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Tuesday, October 26, 2004


new manifestation of the same problem

the new york times once again is breaking open a heart-stopping story of incompetency, but i would submit that it's just more old news.

it's been said before -- rumsfeld willfully, in an effort to recreate the american military along his ideological lines, refused the advice of his generals and underallocated resources and manpower in both afghanistan and iraq. rummy wished to successfully run the war on the cheap because cheap wars means more wars -- and rummy feels we have many wars to fight. he (and we) are now finding just how wrong he was to do so.

the details are laid out in seymour hersh's book (which should be mandatory pre-november 2 reading):

several senior war planners complained to me in interviews at the time that... rumsfeld and his inner circle of civilian advisers, who had been chiefly responsible for persuading president bush to lead the country to war, had insisted on micromanaging the war's operational details. rumsfeld's team took over crucial aspects of the day-to-day logistical planning -- traditionally an area in which the uniformed military excels -- and rumsfeld repeatedly overruled the senior pentagon planners on the joint staff, the operating arm of the joint chiefs of staff. "he thought he knew better," one senior planner said. "he was the decision maker throughout."

on at least six occasions, the planner told me, when rumsfeld and his deputies were presented with operational plans... he insisted that the number of ground troops be sharply reduced. rumsfeld's faith in precision bombing and his insistence on streamlined military operations has had profound consequences for the ability of the armed forces to fight effectively overseas. "they've got no resources," a former high-level intelligence official said. "he was so focused on proving his point -- that the iraqis were going to fall apart."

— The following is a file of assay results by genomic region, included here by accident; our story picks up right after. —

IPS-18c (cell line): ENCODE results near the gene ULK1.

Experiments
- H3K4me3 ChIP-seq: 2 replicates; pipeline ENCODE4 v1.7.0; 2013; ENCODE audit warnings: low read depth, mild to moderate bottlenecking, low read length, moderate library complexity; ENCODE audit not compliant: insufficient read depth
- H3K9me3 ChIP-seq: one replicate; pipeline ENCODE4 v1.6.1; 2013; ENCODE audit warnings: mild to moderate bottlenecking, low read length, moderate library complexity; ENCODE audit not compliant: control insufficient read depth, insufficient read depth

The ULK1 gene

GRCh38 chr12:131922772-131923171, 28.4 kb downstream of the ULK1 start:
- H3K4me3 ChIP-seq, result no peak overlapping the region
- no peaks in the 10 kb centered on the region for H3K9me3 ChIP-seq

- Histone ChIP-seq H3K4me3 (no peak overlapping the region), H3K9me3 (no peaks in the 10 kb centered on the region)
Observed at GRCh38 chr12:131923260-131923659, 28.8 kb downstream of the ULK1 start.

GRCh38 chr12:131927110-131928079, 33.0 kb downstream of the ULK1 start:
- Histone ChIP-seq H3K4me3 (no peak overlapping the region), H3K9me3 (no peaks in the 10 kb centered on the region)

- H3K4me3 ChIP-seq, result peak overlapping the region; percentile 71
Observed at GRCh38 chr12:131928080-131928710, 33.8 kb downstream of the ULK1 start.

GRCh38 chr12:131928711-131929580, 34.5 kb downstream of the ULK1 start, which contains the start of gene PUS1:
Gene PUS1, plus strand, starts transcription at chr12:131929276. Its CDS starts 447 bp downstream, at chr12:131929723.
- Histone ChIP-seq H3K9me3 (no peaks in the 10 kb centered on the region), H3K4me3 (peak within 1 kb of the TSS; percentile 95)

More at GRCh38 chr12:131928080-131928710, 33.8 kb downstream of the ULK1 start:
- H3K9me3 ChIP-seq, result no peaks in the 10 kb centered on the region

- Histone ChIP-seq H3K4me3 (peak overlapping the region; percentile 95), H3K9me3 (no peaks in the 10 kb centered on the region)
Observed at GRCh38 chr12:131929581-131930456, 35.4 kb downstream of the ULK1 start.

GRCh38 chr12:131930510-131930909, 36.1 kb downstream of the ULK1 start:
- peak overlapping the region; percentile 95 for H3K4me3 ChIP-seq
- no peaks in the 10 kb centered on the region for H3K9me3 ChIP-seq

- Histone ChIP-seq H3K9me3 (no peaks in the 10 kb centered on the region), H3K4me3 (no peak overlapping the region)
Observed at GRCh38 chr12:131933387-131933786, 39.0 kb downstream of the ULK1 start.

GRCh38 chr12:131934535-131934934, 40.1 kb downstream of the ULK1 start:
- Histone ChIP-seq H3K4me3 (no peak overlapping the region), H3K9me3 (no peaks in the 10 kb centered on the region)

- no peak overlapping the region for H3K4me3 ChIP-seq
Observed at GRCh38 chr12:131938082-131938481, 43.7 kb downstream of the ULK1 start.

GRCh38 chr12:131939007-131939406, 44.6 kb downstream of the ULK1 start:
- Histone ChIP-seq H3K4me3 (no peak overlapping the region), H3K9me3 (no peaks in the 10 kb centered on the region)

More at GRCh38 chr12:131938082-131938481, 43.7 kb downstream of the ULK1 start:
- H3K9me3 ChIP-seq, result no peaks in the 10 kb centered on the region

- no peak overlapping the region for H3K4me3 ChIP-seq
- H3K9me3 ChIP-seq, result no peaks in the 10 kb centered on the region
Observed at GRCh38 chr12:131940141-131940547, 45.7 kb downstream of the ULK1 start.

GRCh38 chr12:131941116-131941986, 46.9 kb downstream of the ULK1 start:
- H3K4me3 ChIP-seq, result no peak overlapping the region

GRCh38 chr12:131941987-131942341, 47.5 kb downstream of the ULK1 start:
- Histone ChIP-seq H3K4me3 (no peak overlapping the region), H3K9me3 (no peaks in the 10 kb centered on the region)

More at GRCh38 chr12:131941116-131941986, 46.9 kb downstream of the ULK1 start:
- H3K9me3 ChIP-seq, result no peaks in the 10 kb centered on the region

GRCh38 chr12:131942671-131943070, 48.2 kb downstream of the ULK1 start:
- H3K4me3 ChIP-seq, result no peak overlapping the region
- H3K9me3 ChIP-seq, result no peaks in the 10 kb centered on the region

while a small american strike force supported by JDAMs and cruise missiles can clearly win a battle, it cannot win a war -- and it is now in the process of losing wars on two fronts. all of this -- an expanding iraqi-nationalist insurgency, endless looting of sites military and cultural, open borders over which men and arms can freely travel -- is part of how these wars are being lost.

and they are being lost because of rumsfeld's delusions on points of warfare and war planning he cannot admit he doesn't understand as well as the generals he contemptuously belittles and insists on micromanaging without utilizing their expertise.

part 2

talking points memo addresses the "they were gone when we got there" argument being forwarded by the white house. conclusion (mine): specious, at best.

and irrelevant besides. regardless of when they were lost, they were a known quantity for years prior -- and should have been tracked, as with all such caches, meticulously in the run-up to invasion. that this was not done speaks volumes about the misguided priorities of the bush administration in this invasion.

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